• Retraction Retraction (also known as inversion or ‘moating’) of the stoma is when the stoma sinks below skin level. This can lead to problems with applying the bag. The nursing staff and stoma nurse specialists will have suggestions on how to help.
  • Bleeding The stoma will occasionally bleed, especially when touched. This is normal unless the bleeding does not stop. 

Trouble shooting

Not happy taking a stoma bag off

It can be intimidating taking off a stoma bag especially if you’re not happy putting it back.  The parents will often be expert at this even if they are reluctant to take the bag off because it is sore for the child.  It is worth having someone else come with you and having a camera to take a picture of the stoma (this can be the parent’s phone) so that the bag is only taken off once. Here’s a happy stoma bag change…

Leaking stoma bag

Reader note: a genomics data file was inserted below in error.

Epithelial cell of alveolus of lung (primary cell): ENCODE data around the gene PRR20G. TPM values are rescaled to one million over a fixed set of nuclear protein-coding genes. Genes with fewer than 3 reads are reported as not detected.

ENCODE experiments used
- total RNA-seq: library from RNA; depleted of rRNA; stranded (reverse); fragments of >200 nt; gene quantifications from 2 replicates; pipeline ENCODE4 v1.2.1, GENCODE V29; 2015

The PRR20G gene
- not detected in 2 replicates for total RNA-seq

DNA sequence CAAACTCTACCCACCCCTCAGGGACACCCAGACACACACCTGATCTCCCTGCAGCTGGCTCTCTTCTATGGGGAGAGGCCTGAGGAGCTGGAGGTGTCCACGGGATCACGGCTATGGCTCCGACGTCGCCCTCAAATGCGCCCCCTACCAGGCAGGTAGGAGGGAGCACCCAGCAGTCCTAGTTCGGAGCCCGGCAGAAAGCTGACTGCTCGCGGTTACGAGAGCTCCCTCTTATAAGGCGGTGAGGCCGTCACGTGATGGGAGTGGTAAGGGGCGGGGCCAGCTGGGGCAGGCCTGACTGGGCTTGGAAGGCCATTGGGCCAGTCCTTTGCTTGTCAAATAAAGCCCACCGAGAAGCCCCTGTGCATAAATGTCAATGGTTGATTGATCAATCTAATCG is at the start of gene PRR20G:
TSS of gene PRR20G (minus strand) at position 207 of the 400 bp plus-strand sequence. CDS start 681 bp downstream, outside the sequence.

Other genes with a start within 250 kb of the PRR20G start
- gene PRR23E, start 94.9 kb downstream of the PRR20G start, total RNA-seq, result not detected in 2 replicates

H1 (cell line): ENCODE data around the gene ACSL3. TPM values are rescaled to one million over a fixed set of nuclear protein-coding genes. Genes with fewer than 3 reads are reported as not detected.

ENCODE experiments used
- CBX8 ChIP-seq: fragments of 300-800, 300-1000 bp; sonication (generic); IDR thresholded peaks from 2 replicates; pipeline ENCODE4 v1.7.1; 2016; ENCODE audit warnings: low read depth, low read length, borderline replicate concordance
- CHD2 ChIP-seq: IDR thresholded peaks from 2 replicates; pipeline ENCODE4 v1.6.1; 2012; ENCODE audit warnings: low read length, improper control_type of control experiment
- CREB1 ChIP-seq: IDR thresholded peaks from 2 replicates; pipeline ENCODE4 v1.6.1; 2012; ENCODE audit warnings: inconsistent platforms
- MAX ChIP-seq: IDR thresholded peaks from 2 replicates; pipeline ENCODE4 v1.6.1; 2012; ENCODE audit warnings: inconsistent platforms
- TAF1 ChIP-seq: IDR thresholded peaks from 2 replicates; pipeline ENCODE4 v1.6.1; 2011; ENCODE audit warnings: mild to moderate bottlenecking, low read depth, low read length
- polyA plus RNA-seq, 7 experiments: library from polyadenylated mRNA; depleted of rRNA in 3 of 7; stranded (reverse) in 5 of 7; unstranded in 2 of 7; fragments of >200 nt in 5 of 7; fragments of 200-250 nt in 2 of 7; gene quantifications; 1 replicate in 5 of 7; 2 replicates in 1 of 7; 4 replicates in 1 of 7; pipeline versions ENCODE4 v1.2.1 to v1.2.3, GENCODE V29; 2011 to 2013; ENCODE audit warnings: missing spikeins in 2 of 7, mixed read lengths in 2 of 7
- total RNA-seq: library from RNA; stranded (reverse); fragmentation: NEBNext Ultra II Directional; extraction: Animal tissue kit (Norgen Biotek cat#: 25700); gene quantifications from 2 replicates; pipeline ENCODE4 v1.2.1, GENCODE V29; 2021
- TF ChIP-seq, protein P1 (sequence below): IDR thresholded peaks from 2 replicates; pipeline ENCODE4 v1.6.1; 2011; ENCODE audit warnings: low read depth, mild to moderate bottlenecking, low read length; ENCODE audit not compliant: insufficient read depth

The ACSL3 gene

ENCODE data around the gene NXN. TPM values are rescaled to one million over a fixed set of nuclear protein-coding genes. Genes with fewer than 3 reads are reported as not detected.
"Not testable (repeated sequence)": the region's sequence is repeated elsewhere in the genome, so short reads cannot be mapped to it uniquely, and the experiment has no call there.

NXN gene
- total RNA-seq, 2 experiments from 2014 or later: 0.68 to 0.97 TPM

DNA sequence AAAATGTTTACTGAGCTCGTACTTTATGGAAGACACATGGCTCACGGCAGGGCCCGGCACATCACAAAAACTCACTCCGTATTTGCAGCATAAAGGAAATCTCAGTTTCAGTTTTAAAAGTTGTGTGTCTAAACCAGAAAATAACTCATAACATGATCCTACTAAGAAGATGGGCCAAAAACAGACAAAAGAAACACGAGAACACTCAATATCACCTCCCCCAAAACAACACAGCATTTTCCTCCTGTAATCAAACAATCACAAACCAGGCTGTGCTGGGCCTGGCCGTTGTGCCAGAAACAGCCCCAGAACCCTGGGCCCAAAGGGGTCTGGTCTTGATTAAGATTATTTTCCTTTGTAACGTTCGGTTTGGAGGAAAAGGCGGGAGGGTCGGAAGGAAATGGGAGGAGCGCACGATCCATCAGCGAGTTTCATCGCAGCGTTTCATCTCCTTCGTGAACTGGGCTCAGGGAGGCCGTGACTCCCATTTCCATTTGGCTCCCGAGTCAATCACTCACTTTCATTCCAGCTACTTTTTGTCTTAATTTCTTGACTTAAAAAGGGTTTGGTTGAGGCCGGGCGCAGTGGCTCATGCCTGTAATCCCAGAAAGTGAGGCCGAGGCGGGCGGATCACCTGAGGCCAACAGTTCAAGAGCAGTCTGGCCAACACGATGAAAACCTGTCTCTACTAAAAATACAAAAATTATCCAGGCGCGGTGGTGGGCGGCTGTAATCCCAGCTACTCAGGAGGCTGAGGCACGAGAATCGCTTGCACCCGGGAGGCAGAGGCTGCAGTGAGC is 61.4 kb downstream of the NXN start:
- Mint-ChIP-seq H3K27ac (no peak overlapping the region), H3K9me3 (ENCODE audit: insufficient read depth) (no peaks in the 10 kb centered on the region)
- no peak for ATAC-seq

This can be really tricky to manage and stoma nurses are essential. Some basic tricks are: 

Make sure that the stoma bag is warm before you put it on – warm it up under your arm or in your pocket. This makes it more flexible and sticky and the seal will be better.  

Prepare, take your time and have enough help.  If the child is wriggling, changing a stoma bag is really hard so get all the kit together beforehand including plenty of cleaning supplies. Cut the new bag before you remove the old one and use stoma bag removing spray. Remember to dry the skin completely.

There are many products that are designed to help with different bags, fillers to even the skin around the stoma, powders to help the seal.

Make friends with your stoma nurse.  If they have written a plan follow it if at all possible.

Skin breakdown